The Well-Educated Mind: Part II
I read something recently, and I wish I had blogged it here because it said something to the effect of how important outside reading is to our spiritual life. I believe it was in How to Read Slowly: A Christian Guide to Reading with the Mind by James W. Sire. As this is one of the things I will be reading this summer, I will post it when I find it because I am almost positive that this was the book.
First of all, let me post where my reading has brought me so far this year:
1. Light from Heaven by Jan Karon
I have closure on the series after reading the first in the series in 1997. I have such fond memories of reading about snow storms in North Carolina while sweating in Malaysia. The series ended well.
2. My Sister’s Keeper by Jodi Picoult (Book Babes for February)
I really loved the story and the writing. I was a bit disappointed with the ending though! I wouldn't object to reading another one of her books though. I think she is better than most contemporary authors I have read lately.
3. Marley and Me by John Grogan (Book Babes for March)
It had some delightful parts in it. I am not a big Labrador Retriever fan. If I had a dog, it would be a German Shepherd or a Shetland Sheepdog because I love calm, obedient dogs. (and they were the two kinds we had growing up, and they were fabulous dogs to own). This dog would have driven me insane, but I wouldn’t have even gotten him in the first place. All that said, I can see why they fell in love with this animal, and it was fun to read about their antics with him.
4. Simple Church: Returning to God’s Process for Making Disciples by Thom Rainer and Eric Geiger
Strategy books are just not my cup of tea, and this was all about strategies. I didn’t like it! God is so much more creative than strategies. ‘Nough said.
5. The Memory Keeper’s Daughter by Kim Edwards (Book Babes for May)
It brought up some interesting issues, but it is always hard for me when people can’t be honest with one another. I know it made for a good story, but it still frustrates me.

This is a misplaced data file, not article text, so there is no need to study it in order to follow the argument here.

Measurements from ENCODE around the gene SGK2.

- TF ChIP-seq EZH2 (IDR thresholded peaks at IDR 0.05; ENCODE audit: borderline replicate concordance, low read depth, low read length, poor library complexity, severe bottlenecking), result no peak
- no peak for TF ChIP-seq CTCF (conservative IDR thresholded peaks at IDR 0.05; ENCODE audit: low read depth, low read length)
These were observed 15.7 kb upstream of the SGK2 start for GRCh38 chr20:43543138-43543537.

6. The One Year Chronological Bible
I have put my other reading on hold and have been enjoying reading throughout the day. I was in the Old Testament during spring break, but I had some extra time. So, I read it like a novel and got to the Triumphal Entry by Friday before Good Friday. I read along with the events of Holy Week. Then, once I got to the Resurrection, I couldn’t stop.
7. The Ladybird Bible Storybook
This is our third time through this great little Bible book. This is also our last time through a Bible “storybook” as we are all reading a regular Bible now. I will miss this, but we have new fish to fry in this department.
8. The Awesome Book of Bible Facts by Silverthorne
I know they are too old for this book, but we loved it the first time. So, we went through it again this year. So great!
9. If You Want to Walk on Water You’ve Got to Get Out of the Boat by Ortberg
Not just your fluffy contemporary Christian book. I really liked this, and I enjoyed discussing it chapter-by-chapter with a group of women every week for ten weeks. I am not sure that I would have picked it up to read it had it not been for that reason.
10. The House of the Seven Gables by Hawthorne (Book Dames)
It was sort of a slow story, but I think his language is so beautiful. I liked The Scarlet Letter much more, but I still liked it. I gave it a 7 at our Book Dames Book Club